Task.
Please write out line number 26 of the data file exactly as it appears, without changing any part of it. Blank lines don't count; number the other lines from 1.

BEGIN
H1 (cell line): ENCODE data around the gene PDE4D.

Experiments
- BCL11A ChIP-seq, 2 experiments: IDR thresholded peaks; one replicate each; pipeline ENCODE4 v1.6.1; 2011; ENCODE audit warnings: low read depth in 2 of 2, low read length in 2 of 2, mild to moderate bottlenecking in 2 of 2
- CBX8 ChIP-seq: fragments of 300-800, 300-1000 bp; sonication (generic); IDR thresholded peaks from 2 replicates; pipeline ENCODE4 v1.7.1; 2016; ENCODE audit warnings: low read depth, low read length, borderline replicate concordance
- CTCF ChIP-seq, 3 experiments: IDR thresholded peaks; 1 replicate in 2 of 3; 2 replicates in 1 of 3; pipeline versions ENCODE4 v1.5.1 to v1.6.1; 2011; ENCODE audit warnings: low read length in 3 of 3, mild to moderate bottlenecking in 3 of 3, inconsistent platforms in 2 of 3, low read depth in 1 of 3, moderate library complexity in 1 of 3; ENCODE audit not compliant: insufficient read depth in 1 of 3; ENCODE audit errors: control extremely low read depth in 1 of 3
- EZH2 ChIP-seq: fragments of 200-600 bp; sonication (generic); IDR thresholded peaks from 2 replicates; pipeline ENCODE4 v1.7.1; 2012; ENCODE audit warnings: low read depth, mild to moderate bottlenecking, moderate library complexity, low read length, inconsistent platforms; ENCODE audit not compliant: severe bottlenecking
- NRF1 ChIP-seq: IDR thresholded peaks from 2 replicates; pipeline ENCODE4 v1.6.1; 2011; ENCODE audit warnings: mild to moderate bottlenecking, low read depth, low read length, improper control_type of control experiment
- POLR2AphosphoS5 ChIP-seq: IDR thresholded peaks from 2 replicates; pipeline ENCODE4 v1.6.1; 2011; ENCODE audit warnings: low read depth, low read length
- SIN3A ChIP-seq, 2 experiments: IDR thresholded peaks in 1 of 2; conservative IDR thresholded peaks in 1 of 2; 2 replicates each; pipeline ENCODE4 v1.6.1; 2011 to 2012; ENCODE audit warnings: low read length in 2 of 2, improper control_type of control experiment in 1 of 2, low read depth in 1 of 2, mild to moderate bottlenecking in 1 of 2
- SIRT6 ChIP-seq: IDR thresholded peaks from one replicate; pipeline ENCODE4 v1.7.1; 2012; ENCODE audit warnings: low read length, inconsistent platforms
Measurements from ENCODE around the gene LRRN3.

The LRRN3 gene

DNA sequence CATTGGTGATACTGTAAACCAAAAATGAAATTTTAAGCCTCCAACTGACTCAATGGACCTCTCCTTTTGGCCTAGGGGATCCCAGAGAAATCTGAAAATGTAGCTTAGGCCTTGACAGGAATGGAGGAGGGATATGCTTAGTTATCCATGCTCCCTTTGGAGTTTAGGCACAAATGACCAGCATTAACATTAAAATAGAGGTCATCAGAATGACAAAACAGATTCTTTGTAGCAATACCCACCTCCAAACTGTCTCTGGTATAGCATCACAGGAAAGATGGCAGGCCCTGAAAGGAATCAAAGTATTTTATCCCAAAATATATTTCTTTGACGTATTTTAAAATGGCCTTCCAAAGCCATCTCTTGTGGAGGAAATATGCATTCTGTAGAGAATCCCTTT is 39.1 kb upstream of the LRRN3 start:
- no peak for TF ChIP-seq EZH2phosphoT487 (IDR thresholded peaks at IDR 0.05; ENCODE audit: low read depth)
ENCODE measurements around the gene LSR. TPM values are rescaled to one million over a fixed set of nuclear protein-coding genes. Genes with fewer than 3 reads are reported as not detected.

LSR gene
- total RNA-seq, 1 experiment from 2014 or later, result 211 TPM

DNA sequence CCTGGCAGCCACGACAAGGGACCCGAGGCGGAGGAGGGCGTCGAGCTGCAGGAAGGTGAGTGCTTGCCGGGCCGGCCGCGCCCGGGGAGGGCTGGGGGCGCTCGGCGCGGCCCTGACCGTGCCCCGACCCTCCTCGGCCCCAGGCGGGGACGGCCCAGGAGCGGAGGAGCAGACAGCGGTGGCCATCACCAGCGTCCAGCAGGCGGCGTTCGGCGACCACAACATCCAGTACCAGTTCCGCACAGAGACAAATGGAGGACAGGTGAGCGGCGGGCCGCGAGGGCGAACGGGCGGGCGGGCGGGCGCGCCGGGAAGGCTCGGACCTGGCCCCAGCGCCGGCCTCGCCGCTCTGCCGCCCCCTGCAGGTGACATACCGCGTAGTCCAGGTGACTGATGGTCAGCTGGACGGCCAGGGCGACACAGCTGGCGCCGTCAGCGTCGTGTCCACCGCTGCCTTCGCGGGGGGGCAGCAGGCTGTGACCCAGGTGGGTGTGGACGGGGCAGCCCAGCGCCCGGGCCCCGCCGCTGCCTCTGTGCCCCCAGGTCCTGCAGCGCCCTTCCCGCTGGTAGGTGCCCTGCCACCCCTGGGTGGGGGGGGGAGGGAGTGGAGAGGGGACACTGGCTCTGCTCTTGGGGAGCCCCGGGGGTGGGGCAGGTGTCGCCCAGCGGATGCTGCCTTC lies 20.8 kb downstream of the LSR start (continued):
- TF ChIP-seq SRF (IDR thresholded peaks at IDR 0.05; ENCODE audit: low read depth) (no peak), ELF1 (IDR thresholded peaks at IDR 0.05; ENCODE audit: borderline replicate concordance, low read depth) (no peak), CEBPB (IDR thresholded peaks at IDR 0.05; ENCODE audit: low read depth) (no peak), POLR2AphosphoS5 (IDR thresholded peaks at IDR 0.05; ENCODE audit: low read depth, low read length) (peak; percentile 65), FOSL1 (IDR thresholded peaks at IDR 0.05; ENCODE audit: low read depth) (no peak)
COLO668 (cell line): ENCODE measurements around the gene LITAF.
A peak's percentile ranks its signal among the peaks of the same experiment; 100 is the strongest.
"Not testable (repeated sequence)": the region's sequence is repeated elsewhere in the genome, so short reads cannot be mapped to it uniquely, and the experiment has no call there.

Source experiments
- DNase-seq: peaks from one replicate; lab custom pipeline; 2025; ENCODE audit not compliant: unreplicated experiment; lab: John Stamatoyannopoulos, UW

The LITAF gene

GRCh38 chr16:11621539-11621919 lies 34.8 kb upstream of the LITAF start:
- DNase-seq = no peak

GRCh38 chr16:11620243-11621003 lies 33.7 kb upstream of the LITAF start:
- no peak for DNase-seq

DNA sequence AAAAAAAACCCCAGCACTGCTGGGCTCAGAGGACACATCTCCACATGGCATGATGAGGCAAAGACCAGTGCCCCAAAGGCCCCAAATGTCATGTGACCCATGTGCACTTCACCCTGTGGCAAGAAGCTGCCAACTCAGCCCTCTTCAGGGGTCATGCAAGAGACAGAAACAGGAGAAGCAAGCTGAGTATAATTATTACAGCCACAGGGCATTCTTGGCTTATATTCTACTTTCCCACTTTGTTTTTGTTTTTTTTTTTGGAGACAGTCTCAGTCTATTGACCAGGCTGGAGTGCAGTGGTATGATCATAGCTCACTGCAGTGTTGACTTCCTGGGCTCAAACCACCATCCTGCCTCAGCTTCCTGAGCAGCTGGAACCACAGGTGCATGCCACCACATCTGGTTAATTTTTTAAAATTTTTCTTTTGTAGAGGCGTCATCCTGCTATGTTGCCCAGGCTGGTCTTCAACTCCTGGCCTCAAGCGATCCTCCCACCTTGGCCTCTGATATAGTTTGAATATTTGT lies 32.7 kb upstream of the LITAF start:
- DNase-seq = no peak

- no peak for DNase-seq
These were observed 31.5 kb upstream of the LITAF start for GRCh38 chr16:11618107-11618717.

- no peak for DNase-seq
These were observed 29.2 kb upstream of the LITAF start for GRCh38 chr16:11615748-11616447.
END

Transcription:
GRCh38 chr16:11621539-11621919 lies 34.8 kb upstream of the LITAF start: